Anthracite mining remains one of the deadliest occupations in American history. Let’s jump back to the early days and look at one example why that was the case.
The following is clipped from the Lykens Register, published in the Harrisburg Telegraph on April 29, 1872.
Shocking Mining Accident – Three Men Killed.
On Thursday morning, between 9 and 10 o’clock, our community was startled with the report that a terrible accident had occurred at the Williamstown Colliery, caused by the sudden fall of an immense body of rock on the extreme eastern portion of the upper level of the mines.
At once the largest portion of the miners engaged in the colliery proceeded to that part of the workings, when it was found that a body of rock of very great extent had suddenly, and without a moment of warning, fallen down, crushing underneath it three miners named Joseph Moore, John McCann, and Edward Kelkerbrunn. Moore, it is supposed, was immediately killed, as a fragment of the main fall was found overlying him and crushing his body out of all shape of humanity.
Kelkerbrunn was imprisoned under a mass weighing many tons, and no time was lost in making every effort to relieve him, as he was yet alive, firmly fastened by the rock, which lay on his lower extremities and left shoulder; but before his release was finally effected, occupying a space of nearly four hours, his sufferings were ended by death.
During nearly the entire time he was conscious and talked freely with those engaged in attempting to extricate him.
John McCann is known to be under the rock somewhere, but in what direction it is not yet definitely known; and, it may be possible that, even with the strong force of men now at work (3 o’clock, P.M), blasting will have to be resorted to before recovering his body, as it is almost beyond human possibility that he is alive.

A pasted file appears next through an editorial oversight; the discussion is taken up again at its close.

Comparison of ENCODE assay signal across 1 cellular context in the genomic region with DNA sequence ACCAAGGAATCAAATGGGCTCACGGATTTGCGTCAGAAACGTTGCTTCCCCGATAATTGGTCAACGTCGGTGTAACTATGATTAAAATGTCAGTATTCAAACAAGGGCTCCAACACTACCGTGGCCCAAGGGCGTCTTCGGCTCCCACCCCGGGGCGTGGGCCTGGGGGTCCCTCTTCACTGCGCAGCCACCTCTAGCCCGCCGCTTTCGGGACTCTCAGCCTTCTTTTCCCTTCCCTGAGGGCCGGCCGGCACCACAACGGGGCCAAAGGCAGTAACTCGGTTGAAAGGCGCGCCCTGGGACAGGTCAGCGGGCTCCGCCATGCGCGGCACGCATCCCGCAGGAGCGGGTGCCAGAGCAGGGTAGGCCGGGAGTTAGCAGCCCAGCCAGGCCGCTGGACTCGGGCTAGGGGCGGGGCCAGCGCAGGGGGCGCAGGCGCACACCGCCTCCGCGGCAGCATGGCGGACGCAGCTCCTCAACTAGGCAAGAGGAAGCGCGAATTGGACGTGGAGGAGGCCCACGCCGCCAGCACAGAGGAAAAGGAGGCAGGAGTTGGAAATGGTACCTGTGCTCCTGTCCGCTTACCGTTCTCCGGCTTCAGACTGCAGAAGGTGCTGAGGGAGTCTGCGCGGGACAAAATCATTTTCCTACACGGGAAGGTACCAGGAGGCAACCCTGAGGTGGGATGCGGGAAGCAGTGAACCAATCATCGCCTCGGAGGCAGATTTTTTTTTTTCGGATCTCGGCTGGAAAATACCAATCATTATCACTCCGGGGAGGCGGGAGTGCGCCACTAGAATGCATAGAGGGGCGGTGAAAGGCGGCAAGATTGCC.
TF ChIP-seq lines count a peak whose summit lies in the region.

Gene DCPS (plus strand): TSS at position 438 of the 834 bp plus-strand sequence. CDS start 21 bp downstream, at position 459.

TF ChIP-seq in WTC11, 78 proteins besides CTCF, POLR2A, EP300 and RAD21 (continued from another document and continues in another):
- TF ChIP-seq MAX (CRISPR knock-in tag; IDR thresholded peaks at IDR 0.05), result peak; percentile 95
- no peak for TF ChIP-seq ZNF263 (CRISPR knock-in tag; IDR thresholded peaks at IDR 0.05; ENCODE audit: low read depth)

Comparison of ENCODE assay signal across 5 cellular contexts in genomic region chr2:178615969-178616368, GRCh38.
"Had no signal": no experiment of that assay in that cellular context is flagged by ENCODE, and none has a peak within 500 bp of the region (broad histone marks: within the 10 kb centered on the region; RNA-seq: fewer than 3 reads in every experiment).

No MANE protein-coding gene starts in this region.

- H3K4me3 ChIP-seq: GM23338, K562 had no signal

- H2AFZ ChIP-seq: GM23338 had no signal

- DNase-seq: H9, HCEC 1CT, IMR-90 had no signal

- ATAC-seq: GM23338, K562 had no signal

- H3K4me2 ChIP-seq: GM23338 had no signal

Alexander Keiser, one of the miners that first reached the place where the accident occurred, was struck on the back and head by a splinter while stooping to talk with Kelkerbrunn, sustaining thereby several broken ribs and very severe cuts and bruises. He was at once assisted home, where his injuries received prompt attention.
John Jones made a narrow escape. In going to aid Keiser in relieving Kelkerbrunn, he was struck by the same piece of rock, and received a cut on the left side, but his injury is not of a dangerous character.
To recover McCann, or his remains, it is supposed that it will be necessary to drive through a pillar and get around the fall, and to accomplish this there will be no delay, as the miners will relieve each other at short intervals
The excitement is great. Men and women assembled around the mouth of the tunnel, anxiously awaiting the progress of work in recovering the body of Kelkerbrunn. There was no lack of help, the miners joining in herculean efforts to get out the remains, which was only accomplished after life was extinct.
This is, we believe, the most appalling casualty that ever occurred in the mines at this place, and the terrible disaster has cast a deep gloom over the entire community. The three men who were killed were all married; Moore and McCann lived in this place and Kelkerbrunn in Wiconisco.
For the communities of Pennsylvania’s Williams Valley region, there were many more funerals to come in the century and a half that followed.